Observing that “a solitary act of adultery or an isolated lapse of wife will not disentitle the wife to claim maintenance”, the Punjab and Haryana High Court has dismissed the plea of a man seeking to set aside an order of a family court in Rewari.
The Rewari family court in October 2021 had declined his (petitioner’s) application for additional evidence to prove the alleged writing of his wife through a handwriting expert as she admitted about her “adulterous relationship” in writing in 2005.
As per the case, the respondent-wife had filed a case under Section 125 of the CrPC for self and on behalf of her three minor children saying that her marriage was solemnised with the petitioner in April 2004. But the petitioner (husband) has neglected and refused to maintain her and the three children.
The petitioner resisted the case of his wife on the ground that she had an adulterous relationship and had admitted it in writing in May 2005. He even sought to dispute the paternity of the children. After the conclusion of the evidence of the petitioner, he had moved an application for additional evidence for examining the aforesaid writing through a handwriting expert.
The application was resisted by the respondents, and it has been alleged that the document was well within the knowledge of the petitioner and in his custody. He has been given sufficient opportunity to produce evidence and has intentionally moved the present application at a belated stage to fill up the lacuna in the case.
The respondent-wife submitted that even subsequent to the said alleged writing, she and the petitioner (husband) had co-habited and three children were born in 2003, 2006 and 2017. The allegations with regard to adultery are stale and the subsequent events indicate that the said alleged act has been condoned by the petitioner.
The bench of Justice Vivek Puri after hearing the arguments said that the petitioner was well aware of the case, which he was required to prove and establish to dispute the claim of the respondents for maintenance. It shall not be out of place to mention here that in his zeal to dispute the claim of the respondents for maintenance, he has gone to the extent of disputing the paternity of the three children, who were born in wedlock during the period of cohabitation.
Justice Puri said, “Section 125 of the CrPC is meant to achieve a social purpose. It is a piece of social legislation, which provides for summary and speedy relief by way of maintenance to the wife, who is unable to maintain herself and her children.”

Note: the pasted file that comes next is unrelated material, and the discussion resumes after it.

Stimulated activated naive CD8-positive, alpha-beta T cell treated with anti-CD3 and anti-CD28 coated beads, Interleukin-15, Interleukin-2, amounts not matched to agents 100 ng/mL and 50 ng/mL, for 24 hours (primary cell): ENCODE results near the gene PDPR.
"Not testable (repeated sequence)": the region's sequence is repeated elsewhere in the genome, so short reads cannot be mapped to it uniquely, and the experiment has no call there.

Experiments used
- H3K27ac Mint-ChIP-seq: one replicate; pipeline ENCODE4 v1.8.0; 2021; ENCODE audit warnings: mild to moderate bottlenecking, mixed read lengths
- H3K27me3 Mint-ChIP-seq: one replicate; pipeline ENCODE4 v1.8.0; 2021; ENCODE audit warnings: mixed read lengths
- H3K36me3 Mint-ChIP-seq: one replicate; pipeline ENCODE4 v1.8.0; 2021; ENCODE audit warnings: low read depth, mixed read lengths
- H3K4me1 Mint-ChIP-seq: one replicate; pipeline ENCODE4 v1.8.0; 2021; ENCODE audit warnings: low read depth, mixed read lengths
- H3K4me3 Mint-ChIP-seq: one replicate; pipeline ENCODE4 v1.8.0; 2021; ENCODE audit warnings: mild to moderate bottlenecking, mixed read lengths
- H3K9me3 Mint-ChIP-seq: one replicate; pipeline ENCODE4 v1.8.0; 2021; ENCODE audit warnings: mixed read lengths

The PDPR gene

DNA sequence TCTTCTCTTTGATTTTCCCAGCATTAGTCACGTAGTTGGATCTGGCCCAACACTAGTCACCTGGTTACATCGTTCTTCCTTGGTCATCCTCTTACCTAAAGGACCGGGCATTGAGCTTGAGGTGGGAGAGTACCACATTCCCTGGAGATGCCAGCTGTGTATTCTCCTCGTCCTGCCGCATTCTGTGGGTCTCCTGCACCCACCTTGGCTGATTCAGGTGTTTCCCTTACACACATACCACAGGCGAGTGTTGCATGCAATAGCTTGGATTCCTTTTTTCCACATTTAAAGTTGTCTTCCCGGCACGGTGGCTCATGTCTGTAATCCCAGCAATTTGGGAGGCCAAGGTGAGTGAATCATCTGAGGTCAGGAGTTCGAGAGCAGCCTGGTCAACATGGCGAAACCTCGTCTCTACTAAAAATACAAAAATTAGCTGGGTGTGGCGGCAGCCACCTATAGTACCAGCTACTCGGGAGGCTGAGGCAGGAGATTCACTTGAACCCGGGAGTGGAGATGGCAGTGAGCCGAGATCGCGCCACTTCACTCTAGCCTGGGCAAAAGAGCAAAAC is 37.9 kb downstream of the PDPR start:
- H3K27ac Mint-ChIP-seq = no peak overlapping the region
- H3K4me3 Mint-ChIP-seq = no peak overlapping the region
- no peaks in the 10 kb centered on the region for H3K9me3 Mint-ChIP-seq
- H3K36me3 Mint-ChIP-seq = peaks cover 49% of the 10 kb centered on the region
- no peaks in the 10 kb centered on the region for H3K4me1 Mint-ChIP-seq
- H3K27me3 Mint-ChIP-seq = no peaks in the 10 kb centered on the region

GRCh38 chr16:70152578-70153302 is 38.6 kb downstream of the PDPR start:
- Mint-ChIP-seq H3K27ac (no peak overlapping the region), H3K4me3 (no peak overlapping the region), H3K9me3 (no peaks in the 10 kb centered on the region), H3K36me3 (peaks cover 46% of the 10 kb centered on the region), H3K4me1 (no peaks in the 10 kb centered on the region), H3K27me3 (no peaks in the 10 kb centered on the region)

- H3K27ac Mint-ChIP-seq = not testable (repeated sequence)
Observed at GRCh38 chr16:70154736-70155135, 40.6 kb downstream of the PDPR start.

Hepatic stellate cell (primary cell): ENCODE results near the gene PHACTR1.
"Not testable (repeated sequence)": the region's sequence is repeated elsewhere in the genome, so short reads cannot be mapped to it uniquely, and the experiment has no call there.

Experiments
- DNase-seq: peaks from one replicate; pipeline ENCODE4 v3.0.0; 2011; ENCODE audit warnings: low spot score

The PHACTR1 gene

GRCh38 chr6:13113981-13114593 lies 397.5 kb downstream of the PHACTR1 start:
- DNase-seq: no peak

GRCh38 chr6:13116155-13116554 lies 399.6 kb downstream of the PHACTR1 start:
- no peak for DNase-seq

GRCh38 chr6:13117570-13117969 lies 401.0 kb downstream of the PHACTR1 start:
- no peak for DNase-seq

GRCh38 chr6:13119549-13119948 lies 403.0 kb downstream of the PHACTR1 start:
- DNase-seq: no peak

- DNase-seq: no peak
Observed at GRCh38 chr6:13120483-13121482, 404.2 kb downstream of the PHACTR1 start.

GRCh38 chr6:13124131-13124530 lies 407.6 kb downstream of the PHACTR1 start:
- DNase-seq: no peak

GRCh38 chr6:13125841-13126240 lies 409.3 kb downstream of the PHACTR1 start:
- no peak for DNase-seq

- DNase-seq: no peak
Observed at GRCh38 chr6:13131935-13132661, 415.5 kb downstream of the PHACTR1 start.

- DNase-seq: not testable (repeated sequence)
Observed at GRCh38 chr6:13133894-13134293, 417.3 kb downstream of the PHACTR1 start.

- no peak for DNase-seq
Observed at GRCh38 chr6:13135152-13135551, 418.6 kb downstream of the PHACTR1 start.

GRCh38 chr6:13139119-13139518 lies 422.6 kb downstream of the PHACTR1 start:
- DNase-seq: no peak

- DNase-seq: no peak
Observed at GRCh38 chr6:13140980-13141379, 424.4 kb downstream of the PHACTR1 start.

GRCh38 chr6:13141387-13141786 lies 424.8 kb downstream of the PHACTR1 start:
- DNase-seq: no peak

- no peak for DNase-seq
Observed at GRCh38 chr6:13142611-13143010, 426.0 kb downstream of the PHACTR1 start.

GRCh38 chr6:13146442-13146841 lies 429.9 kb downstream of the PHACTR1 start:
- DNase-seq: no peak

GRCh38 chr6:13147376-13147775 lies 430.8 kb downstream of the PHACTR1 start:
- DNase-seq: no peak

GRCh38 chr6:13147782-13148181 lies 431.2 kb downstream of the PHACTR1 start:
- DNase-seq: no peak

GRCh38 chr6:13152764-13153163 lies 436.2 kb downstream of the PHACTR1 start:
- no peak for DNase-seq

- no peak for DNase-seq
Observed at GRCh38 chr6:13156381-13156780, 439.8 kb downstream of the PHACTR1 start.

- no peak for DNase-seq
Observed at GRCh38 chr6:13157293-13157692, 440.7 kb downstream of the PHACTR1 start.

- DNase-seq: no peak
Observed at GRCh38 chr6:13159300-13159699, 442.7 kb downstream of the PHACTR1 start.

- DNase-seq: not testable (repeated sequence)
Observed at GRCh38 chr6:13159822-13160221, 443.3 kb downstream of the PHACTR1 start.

Justice Puri added, “The maintenance can be declined in the event it is proved and established that the wife is living in adultery. ‘Living in adultery’ means a continued adulterous conduct and not a single or occasional lapse. Solitary act of adultery or an isolated lapse of wife will not disentitle the wife to claim the maintenance. The burden of proof of unchastity is on the husband. Unless it is found that at the relevant point of time, the wife was actually living in adultery, she is not disentitled to claim maintenance. The material on record must indicate that the wife was living in adultery shortly before or after the petition of maintenance has been instituted.”
The HC said that the course of adulterous conduct must not be a matter of past, but must be continuing at the time of presentation of the petition. The stale alleged act of adultery is indicative of the fact that such act has been condoned and consequently, the allegation that the respondent (wife) was living in adultery way back in 2005 cannot be termed to be a circumstance which may be significant enough to dispute the claim of the respondents to claim maintenance from the petitioner. This is also a significant circumstance which indicates that the proposed evidence is not essential to decide the controversy.
Thus, finding no illegality or irregularity in the impugned order passed by the family court, the HC dismissed the petition.